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    Where do you find evidence of Gods existence? Their disbelieve comes from no evidence. We base or beliefs on faith. Have you seen God? Or Jesus? Did you meet the authors of the very scriptures you read? No. But those scriptures are what you have to go on. And they say that man is forgiven for all sins if asked before God, except blasphemy of the Holy Spirit. That is when the Holy Spirit works and you teach that it is the work of the opposing forces. Are the atheists who believe in no God, worse than the heathen idol worshipers that worshiped false Gods, and were still saved by Apostles? Luke was one of them.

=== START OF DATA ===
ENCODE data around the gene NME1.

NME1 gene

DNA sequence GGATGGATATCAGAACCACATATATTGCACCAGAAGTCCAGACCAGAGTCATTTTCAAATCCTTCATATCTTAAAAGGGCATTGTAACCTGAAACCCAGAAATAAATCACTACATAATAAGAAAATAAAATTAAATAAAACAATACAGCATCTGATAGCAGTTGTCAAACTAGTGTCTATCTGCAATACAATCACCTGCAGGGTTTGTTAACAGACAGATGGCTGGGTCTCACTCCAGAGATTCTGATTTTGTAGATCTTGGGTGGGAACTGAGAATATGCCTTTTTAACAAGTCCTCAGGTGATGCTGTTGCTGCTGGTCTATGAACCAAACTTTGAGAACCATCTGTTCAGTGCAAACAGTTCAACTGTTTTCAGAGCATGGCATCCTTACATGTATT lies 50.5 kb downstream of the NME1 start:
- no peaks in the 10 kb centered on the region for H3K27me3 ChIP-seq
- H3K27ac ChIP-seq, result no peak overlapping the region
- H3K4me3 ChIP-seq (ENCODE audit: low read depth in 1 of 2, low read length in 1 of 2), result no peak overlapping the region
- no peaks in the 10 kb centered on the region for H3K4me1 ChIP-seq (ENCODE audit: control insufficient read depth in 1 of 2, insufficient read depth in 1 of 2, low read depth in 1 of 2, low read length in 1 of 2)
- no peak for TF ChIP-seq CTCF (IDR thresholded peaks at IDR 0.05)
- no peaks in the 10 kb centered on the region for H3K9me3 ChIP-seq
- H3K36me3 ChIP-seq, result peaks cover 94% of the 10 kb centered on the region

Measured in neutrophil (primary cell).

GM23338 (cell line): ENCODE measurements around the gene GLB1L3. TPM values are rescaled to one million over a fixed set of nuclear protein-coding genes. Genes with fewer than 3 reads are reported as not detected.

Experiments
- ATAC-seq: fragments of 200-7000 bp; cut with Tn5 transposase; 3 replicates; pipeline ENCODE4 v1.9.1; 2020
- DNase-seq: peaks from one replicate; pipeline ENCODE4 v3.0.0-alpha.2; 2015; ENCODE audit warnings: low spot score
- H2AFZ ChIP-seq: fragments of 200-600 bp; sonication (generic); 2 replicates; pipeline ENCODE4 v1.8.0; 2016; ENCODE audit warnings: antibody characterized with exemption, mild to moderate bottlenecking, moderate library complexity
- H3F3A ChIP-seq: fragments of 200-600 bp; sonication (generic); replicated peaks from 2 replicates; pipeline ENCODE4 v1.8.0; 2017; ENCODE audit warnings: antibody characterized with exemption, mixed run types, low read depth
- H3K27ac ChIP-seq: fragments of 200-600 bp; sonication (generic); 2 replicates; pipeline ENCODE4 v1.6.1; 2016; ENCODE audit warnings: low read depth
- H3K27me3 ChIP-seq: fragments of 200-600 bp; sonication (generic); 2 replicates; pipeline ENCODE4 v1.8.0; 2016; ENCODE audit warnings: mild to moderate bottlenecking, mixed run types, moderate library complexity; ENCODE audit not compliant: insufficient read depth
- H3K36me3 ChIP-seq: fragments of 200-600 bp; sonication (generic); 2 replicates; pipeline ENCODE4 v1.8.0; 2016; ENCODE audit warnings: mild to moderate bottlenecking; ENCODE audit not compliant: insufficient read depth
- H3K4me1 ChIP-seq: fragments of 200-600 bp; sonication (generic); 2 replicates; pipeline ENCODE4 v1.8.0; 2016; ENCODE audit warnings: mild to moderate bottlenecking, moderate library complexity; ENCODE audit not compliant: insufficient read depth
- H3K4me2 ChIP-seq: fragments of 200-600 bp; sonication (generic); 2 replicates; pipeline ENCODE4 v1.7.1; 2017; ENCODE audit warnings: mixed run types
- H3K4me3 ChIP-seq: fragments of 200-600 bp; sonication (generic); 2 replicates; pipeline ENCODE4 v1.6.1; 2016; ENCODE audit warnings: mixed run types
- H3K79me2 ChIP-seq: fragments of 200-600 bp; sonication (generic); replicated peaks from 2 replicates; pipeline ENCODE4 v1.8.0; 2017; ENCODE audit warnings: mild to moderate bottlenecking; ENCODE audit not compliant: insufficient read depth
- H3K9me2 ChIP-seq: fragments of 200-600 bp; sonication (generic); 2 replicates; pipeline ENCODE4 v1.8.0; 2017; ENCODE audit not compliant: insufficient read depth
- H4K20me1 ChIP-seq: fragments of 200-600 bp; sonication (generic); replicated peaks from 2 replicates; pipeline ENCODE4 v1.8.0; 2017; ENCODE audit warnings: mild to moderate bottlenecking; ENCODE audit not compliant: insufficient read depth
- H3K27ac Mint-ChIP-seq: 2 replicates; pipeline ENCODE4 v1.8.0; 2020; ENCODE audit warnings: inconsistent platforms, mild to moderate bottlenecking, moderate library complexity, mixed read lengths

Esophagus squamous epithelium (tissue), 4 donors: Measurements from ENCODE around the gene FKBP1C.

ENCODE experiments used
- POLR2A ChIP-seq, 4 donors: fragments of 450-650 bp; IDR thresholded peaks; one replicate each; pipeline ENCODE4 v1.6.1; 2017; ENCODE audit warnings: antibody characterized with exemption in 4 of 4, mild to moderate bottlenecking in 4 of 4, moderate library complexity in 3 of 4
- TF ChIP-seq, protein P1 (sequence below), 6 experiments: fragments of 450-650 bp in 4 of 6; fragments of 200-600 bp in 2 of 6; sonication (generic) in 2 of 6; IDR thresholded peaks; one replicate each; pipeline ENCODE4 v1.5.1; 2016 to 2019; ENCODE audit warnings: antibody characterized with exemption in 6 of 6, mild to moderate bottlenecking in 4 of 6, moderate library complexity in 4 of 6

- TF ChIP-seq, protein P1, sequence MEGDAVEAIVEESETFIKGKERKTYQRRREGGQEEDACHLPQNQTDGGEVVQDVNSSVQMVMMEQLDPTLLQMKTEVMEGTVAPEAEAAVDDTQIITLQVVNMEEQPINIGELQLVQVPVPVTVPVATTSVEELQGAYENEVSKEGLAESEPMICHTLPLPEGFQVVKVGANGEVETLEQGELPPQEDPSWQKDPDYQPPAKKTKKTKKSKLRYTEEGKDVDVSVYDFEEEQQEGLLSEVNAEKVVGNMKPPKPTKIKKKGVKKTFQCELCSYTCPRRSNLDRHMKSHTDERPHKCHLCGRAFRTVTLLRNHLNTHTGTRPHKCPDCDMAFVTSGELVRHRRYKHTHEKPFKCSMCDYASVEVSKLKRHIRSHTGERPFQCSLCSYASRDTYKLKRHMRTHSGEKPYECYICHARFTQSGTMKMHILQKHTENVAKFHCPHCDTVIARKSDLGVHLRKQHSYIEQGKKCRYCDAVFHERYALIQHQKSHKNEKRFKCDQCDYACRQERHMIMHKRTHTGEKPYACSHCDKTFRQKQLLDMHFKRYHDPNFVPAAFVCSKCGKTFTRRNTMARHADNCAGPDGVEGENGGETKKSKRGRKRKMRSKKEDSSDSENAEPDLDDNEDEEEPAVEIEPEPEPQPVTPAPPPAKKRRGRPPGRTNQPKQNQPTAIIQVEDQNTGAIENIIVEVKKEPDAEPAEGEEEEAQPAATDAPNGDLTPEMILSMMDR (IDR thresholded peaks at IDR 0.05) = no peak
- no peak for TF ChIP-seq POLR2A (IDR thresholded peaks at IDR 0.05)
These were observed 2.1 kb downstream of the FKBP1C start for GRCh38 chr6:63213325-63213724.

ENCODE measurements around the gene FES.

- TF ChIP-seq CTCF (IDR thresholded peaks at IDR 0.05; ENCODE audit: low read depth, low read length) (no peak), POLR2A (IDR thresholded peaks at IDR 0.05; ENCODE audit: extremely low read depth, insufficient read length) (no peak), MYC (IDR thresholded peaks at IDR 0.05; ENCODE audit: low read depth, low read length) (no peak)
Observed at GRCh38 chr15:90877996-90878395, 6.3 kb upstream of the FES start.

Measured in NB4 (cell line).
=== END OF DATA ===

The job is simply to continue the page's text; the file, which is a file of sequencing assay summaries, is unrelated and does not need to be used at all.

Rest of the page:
15. A New Dawn

    A New Dawn God is bigger than the boogeyman! Supporter

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    As was noted above in the thread, there are so many different types of forgiveness, and so many different graces that God bestows on all of his creation, not just his children, that it is impossible to know what Jesus meant (or might have meant) by saying this. I, personally, do not believe that Christ was talking about forgiving them their unbelief, but that God shouldn't be vengeful towards them.
     
  16. Enkil

    Enkil Guest